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Hong Kong

Termination and Severance Policies

Learn about the legal processes for employee termination and severance in Hong Kong

Notice period

In Hong Kong, the Employment Ordinance (Cap. 57) provides the legal framework for notice periods during employment termination.

Statutory Minimum Notice Period

If the employment contract does not specify a notice period, the statutory minimum notice period is one month for both employers and employees.

Notice Periods in Employment Contracts

Employers and employees can agree on a different notice period in the employment contract. This period can be shorter (but not less than seven days) or longer than the statutory minimum.

Notice Period During Probationary Period

Probationary periods are common in Hong Kong employment contracts. The notice period during probation varies:

  • During the first month of the probationary period, either party can terminate the contract without notice.
  • After the first month of the probationary period, the minimum notice period is seven days unless otherwise specified in the contract.

Payment in Lieu of Notice

Employers or employees can choose to provide payment in lieu of notice instead of working the notice period. The payment amount should be equivalent to the wages that would have been earned during the notice period.

Important Note

Statutory annual leave or maternity leave cannot be included within the notice period.

Severance pay

Severance pay in Hong Kong is a form of compensation for eligible employees whose employment is terminated due to specific circumstances.

Eligibility for Severance Pay

To be eligible for severance pay in Hong Kong, an employee must have been employed under a continuous contract for at least 24 months. The employee must have been dismissed by the employer due to redundancy or lay-off. Redundancy refers to situations where the employer's business has closed, the work has ceased, or the job requirements have diminished. Lay-off refers to situations where the employee is temporarily or permanently laid off due to a lack of work for reasons beyond their control.

Calculation of Severance Pay

Severance pay is calculated using the formula: Last Monthly Wages x (2/3) x (Years of Service). The payment calculation is based on the last full month of employment. The monthly wage is capped at a maximum of HK$22,500 for severance pay calculations. Years of service are counted for completed years only.

Circumstances Where Severance Pay is Not Payable

An employee will not be entitled to severance pay in the following situations: resignation by the employee, summary dismissal due to serious misconduct, expiry of a fixed-term contract without the employer offering renewal, or if the employer offers renewal or re-engagement, and the employee unreasonably refuses.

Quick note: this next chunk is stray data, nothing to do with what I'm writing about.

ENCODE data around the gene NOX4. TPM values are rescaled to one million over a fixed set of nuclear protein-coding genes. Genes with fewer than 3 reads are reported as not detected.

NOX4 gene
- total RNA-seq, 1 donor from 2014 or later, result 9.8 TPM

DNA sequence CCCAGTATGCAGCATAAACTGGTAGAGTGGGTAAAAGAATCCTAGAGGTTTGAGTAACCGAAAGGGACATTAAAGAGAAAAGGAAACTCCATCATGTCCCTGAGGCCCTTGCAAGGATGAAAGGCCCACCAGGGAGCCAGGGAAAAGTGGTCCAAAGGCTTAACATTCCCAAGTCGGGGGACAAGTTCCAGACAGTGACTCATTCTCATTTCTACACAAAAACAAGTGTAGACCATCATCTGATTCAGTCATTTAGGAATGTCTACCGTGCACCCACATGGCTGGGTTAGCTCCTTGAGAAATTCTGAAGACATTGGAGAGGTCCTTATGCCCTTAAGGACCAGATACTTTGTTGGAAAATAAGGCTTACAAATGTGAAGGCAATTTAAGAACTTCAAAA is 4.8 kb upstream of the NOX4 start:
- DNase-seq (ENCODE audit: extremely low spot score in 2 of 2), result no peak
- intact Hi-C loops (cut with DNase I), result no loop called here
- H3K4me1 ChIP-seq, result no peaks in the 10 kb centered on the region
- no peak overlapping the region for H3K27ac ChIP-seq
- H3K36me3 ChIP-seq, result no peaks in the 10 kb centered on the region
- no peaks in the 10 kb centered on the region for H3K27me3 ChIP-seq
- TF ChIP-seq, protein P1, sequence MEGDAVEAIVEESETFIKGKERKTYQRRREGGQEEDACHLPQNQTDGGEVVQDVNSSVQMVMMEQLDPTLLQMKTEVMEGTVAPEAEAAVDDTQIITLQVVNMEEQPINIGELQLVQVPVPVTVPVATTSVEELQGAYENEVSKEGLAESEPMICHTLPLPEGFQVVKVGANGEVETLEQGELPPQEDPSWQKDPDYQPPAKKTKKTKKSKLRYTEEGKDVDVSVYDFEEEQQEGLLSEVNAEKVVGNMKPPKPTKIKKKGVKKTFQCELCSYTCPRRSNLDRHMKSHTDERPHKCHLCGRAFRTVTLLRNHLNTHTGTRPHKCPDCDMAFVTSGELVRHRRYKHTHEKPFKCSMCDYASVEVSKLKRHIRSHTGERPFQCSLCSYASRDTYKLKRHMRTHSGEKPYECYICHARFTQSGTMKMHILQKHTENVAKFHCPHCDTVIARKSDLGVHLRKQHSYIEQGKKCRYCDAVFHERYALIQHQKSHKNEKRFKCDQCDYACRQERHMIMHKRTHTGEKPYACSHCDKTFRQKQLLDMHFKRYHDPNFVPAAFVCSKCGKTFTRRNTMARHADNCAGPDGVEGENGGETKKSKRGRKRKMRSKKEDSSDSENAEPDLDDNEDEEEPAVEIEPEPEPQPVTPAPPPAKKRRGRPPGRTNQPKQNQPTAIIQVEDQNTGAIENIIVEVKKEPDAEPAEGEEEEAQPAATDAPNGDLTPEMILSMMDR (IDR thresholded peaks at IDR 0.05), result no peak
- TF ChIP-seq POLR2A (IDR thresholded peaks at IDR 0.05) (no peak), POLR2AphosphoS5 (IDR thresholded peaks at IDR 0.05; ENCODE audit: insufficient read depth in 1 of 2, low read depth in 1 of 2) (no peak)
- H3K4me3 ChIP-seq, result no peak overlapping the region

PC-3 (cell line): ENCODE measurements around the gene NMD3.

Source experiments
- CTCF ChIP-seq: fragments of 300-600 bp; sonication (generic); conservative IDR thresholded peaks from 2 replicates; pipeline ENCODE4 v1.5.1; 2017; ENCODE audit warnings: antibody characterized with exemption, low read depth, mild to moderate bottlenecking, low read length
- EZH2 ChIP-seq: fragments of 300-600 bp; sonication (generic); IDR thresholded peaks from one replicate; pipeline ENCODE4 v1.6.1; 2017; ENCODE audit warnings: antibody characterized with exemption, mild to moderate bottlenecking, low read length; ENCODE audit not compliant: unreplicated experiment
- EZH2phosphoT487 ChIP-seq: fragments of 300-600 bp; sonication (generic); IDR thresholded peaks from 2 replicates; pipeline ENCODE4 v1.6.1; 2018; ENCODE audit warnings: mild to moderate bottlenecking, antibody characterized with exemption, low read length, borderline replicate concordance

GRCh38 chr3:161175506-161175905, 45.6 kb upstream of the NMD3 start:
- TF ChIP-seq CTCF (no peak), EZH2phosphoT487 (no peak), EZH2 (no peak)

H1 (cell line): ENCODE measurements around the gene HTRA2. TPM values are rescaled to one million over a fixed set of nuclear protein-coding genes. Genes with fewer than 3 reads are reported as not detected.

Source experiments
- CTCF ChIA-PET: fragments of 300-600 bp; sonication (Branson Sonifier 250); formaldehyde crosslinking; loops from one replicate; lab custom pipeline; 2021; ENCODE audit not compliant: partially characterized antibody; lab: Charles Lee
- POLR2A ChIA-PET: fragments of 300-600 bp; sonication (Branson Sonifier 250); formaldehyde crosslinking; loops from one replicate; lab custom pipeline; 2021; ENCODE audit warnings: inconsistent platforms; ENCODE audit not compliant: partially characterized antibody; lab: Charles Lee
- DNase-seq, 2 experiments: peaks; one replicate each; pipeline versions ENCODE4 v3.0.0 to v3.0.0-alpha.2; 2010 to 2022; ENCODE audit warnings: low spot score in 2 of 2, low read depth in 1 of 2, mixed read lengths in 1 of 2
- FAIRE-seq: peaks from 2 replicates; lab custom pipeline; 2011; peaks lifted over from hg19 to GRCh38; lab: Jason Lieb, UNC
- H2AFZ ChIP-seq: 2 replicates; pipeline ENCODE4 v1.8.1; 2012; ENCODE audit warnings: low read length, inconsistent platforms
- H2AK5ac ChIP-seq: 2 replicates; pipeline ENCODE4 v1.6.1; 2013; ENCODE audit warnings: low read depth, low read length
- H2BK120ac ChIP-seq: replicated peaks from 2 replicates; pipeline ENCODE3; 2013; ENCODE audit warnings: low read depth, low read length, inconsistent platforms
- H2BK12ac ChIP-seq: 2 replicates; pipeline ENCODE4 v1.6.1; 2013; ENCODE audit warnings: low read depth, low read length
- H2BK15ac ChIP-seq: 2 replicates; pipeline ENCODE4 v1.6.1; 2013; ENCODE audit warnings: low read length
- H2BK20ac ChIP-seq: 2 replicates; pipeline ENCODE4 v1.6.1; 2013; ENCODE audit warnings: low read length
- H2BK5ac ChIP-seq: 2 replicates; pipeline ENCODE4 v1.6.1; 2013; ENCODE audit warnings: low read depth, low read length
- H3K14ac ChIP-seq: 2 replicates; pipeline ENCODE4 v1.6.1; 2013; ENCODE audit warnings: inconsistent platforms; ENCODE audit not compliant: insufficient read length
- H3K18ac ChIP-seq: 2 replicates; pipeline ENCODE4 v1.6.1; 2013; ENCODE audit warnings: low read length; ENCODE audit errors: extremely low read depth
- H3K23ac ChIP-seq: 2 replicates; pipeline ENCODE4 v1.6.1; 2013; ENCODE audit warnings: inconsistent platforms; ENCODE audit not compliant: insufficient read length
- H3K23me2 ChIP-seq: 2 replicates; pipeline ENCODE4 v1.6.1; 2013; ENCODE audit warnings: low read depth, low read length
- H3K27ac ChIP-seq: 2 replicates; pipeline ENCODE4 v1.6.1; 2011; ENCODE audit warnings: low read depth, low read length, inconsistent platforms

Severance Pay vs. Long Service Payment

An important point to note is that an employee is not entitled to both Severance Pay and Long Service Payment under the Employment Ordinance.

Termination process

Terminating an employee in Hong Kong requires adherence to specific legal guidelines to ensure a fair and lawful process. There are two types of termination: Termination with Notice and Summary Dismissal (Termination without Notice).

Types of Termination

  • Termination with Notice: Either the employer or employee can terminate the employment contract by providing the requisite notice period or payment in lieu of notice in line with the Employment Ordinance (Cap. 57) and the terms of the employment contract.

  • Summary Dismissal (Termination without Notice): An employer may summarily dismiss an employee without notice or payment only in cases of serious misconduct by the employee, such as willful disobedience, fraud, or habitual neglect of duties.

Steps for Termination with Notice

  1. Issuing Notice: The employer must provide a written notice of termination to the employee, clearly stating the termination date and the length of the notice period (or payment in lieu of notice). If there are performance-related reasons for the termination, these should be outlined and supported by any relevant documentation.

  2. Meeting with the Employee (Recommended): While not legally required, it's good practice to hold a meeting with the employee to discuss the reasons for termination and answer any questions they may have.

  3. Final Payment: The employer must settle all outstanding payments to the employee within seven days of termination or the expiry of the employment contract. This includes wages for work done, payment in lieu of notice (if applicable), and any unused annual leave.

Additional Considerations

  • Informing Government Departments: Employers must notify relevant departments, including the Inland Revenue Department (IRD) and the Mandatory Provident Fund (MPF) scheme trustee, about the employee's termination.

  • Disciplinary Procedures: If the termination is due to misconduct or performance issues, it's essential for the employer to have followed fair disciplinary procedures prior to dismissal.

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